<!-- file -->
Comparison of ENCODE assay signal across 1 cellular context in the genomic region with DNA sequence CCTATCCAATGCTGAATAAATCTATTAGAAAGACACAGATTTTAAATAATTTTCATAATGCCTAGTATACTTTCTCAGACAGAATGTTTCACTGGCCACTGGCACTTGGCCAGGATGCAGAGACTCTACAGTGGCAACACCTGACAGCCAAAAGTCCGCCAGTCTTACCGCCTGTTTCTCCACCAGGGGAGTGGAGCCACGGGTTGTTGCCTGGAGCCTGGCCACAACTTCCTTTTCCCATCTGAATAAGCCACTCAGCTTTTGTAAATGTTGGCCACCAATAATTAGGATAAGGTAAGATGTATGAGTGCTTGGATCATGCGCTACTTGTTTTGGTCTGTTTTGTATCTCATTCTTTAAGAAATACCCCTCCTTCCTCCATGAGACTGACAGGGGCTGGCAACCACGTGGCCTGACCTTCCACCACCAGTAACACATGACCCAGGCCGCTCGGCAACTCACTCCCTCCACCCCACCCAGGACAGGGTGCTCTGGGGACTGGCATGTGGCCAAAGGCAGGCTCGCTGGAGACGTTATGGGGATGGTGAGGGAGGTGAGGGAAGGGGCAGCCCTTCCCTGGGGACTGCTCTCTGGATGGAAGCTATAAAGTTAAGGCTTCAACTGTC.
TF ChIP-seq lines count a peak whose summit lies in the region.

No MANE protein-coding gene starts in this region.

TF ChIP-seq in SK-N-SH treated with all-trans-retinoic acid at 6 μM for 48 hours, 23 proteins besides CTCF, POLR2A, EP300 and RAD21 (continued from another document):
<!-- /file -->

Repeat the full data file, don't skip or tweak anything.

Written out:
Comparison of ENCODE assay signal across 1 cellular context in the genomic region with DNA sequence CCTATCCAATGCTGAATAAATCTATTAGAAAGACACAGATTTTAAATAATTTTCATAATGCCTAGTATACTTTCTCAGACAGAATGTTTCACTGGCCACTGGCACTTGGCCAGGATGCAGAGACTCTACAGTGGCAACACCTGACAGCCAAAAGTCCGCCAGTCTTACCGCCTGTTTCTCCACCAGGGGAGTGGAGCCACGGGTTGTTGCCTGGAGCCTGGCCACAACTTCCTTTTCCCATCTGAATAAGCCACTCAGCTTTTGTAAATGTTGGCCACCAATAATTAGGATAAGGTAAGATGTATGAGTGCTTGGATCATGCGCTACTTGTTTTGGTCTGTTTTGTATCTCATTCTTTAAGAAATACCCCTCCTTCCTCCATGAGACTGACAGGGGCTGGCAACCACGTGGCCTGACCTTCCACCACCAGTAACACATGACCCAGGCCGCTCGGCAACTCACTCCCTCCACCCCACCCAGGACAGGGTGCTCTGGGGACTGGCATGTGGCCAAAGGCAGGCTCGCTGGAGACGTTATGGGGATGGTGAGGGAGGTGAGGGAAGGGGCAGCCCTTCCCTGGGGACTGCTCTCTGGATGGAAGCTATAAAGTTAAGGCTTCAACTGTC.
TF ChIP-seq lines count a peak whose summit lies in the region.

No MANE protein-coding gene starts in this region.

TF ChIP-seq in SK-N-SH treated with all-trans-retinoic acid at 6 μM for 48 hours, 23 proteins besides CTCF, POLR2A, EP300 and RAD21 (continued from another document):